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Department for Transport on workplace adjustments

Category: testimonial, deaf, embrassed, invisible, pneumonia, antibiotics

Department for Transport on workplace adjustments

Jacqui and Rachael tell us how taking time to talk about adjustments in the workplace can make a massive difference.

Jacqui’s story

Before I joined the Department for Transport (DfT) I spent my life apologising for not being able to hear properly. I felt somehow it was my fault and was embarrassed. Deafness is an invisible disability, and can cause confusion simply because people don’t realise I am deaf.

I wasn’t born deaf. I caught pneumonia at a young age and the after effects of the antibiotics was considerable hearing loss. Now I can only hear high sounds in one ear, and low sounds in the other, so my hearing range is predominately mid-range only.

A hearing aid doesn’t help, so I lip read. In social gatherings I quickly lose track of conversation because people turn their heads. As a result, I sometimes stop joining in. Friends who know me well, ensure they face me or speak clearly so that I can join in

At my first Ability Network meeting I was handed a badge reading ‘I’m a lip reader, please face me’. Reluctantly I put the badge on. I can honestly say people noticed the badge and spoke clearly, directly to me. How amazing is that? I didn’t have to mention my deafness and forgot I was wearing the badge.

Joining DfT was a new experience for me. I was invited to meet with a hearing adviser from Action on Hearing Loss. Pauline asked lots of questions about my hearing (or lack of!) and we discussed things related to my deafness that I hadn’t considered. We looked at the job description for the new role, and she talked me through options that she thought best suited me – for example, moving my desk to make life easier for me.

This was the first time I had experienced this - I knew from this exchange that working in DfT was going to be different.

I was very surprised when my new Line Manager, Rachael Etebar, asked what she could do to help me. I had never been asked how others can assist me. So, what can you do to help me? Well, I’ve prepared some tips at the end of this blog.

I also have a fabulous piece of kit to assist me, a sort of headset with a pen-sized amplifier which has made a huge difference. And as odd as it may sound, I quite often attend meetings and hear more than the person sitting next to me, simply because I am concentrating on what the speaker says.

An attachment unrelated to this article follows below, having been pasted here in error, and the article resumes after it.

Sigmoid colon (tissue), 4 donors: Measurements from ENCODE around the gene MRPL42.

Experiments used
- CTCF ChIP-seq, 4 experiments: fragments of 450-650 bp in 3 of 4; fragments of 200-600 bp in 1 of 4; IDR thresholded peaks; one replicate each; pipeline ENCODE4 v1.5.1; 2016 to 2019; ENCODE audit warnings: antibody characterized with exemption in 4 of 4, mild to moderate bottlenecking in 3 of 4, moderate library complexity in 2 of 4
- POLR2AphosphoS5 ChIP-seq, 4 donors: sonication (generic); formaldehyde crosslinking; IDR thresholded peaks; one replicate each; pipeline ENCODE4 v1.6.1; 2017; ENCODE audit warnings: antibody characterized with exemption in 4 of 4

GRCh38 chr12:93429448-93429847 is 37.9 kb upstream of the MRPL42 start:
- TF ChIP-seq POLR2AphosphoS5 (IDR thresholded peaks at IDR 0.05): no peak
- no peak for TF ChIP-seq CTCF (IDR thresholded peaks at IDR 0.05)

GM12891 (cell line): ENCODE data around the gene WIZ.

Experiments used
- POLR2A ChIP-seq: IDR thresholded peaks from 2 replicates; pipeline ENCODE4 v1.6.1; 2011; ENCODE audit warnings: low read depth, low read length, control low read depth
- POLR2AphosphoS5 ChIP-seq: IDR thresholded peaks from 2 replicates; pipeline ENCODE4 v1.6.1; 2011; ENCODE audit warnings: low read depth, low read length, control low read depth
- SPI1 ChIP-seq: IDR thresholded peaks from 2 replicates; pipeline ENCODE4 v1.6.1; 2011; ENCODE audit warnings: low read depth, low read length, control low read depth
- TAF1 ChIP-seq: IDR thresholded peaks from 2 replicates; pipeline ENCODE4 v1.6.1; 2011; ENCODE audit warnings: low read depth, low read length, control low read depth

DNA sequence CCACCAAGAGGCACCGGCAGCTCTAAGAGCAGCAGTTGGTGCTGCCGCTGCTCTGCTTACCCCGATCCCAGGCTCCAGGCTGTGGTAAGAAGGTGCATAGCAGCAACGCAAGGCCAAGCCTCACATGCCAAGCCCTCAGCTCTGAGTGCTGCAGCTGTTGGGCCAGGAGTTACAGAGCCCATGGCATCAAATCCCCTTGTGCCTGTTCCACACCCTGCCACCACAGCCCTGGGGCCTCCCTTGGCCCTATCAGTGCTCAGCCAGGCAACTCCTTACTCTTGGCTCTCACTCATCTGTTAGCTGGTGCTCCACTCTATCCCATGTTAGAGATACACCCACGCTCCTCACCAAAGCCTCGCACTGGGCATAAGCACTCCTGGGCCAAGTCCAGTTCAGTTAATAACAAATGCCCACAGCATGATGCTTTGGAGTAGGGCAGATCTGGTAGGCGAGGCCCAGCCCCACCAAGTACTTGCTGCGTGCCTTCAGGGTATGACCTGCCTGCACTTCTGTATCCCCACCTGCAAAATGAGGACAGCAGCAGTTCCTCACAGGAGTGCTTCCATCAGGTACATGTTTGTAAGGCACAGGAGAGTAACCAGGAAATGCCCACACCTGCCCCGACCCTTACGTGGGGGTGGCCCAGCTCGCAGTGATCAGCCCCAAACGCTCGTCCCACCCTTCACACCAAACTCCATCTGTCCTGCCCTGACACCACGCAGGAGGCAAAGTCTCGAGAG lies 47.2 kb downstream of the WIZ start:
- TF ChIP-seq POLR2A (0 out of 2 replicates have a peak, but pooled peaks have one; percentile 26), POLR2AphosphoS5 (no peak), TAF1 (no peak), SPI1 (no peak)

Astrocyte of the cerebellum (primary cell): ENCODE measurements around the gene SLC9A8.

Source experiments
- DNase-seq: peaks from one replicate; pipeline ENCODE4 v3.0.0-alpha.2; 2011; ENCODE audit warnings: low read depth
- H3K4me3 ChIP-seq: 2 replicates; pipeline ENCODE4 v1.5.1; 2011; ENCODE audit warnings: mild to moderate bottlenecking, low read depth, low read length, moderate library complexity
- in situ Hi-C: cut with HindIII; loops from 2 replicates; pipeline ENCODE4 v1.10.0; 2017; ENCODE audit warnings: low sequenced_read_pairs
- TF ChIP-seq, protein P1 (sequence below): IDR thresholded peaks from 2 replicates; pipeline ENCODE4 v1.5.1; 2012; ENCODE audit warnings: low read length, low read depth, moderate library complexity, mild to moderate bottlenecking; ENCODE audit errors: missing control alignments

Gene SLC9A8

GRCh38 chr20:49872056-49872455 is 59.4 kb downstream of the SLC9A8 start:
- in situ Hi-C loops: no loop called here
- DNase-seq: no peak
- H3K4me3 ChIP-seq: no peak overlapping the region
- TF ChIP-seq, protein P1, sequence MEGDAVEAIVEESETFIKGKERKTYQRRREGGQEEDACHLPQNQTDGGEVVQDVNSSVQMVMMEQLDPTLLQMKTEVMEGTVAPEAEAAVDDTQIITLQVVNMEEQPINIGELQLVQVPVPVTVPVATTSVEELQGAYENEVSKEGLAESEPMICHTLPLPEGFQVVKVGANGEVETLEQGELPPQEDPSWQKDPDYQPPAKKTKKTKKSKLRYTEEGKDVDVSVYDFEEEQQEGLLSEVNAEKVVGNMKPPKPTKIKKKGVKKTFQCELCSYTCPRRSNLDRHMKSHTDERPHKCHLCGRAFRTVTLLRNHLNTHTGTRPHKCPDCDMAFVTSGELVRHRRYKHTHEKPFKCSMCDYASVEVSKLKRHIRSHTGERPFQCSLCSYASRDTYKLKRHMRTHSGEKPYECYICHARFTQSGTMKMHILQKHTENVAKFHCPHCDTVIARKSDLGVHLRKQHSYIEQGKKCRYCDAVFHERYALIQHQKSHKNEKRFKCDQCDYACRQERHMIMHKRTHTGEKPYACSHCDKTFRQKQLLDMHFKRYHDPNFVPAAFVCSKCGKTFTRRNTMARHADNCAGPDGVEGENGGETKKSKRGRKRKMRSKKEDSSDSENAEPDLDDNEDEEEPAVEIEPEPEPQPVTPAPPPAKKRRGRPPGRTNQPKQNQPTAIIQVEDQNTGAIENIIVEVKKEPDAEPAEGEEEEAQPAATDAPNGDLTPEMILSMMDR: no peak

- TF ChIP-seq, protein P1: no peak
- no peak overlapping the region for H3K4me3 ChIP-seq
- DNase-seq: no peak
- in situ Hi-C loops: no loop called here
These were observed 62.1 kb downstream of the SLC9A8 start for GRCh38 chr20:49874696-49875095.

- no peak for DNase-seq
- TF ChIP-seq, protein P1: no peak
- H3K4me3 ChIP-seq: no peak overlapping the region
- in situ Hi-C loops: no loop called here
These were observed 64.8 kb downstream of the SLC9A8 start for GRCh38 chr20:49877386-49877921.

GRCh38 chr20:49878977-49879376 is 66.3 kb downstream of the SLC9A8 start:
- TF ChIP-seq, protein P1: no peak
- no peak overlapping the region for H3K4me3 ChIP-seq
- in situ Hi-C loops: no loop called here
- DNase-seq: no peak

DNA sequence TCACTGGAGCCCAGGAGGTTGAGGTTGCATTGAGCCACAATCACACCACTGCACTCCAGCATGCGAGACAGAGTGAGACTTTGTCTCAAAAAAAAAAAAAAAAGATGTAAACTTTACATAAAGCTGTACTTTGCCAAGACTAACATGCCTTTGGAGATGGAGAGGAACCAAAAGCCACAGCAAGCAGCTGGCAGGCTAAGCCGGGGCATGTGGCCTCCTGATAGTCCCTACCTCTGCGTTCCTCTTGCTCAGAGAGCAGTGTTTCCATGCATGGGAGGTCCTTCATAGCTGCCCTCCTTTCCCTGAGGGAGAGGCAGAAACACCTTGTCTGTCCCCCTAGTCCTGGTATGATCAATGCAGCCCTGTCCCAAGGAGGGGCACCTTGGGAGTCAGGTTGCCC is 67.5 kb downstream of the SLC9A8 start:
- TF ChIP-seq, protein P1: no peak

I would never have written this blog before I came to DfT. I was always ashamed about being deaf.  But I was actually really keen to be involved simply because people at DfT have been so positive about my disability. Somebody outside of work said to my colleague, Jen, that it must be difficult working with someone who can’t hear all that well, and she replied ‘no not at all’. I feel I’ve become more Disability Confident since I started, and my colleagues are too.

Rachael’s view

I didn’t know until Jacqui came for the interview as my Personal Secretary that she was deaf. She very confidently asked at the beginning of the interview if the panel would look at her so she could read our lips and then she proceeded to ace the interview.

It was only when I offered her the job and she expressed her surprise that I understood she had assumed that because she might not be able to do all aspects of the role, such as taking minutes, she expected to be rejected. I had focussed on far more of what Jacqui could do – manage my crazy in-box, organise me and demonstrate that she could deal with confidentiality, which is hugely important in an HR function.

I asked the reasonable adjustments lead to have a chat with Jacqui, so that we could ensure that she had the kit needed in place for when she started. He was able to arrange for Jacqui to meet a hearing loss assessor so that she could receive expert advice on what tools would help. I also spent time reassuring Jacqui that if something didn’t work, we would try something else. I think it’s really important that you shape a job around a person’s skills and not the other way around.

I remember Jacqui minuting her first meeting - she was so nervous! But I think so were the team because they wanted to support Jacqui, by ensuring they talked clearly and made sure that they faced her. It’s been great to see Jacqui blossom in confidence and grow into her role over the last few months. We have a great working relationship, which I think is due to the trust established right at the beginning of our time together. (And by the way, her minute taking is good!)

Are you interested in a career at Department for Transport? Please click here.

VERCIDA works with over one hundred clients who are committed to creating an inclusive work environment. If you are an employer and interested in working with VERCIDA to promote your diversity and inclusion initiatives and attract the best candidates, please call 02037405973 or email [email protected] for more information.

We are also officially recommended by Disability Confident as a step on achieving Employer status, please click here for more information.



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VERCIDA works with over one hundred clients who are committed to creating an inclusive work environment. If you are an employer and interested in working with VERCIDA to promote your diversity and inclusion initiatives and attract the best candidates, please email [email protected] for more information.

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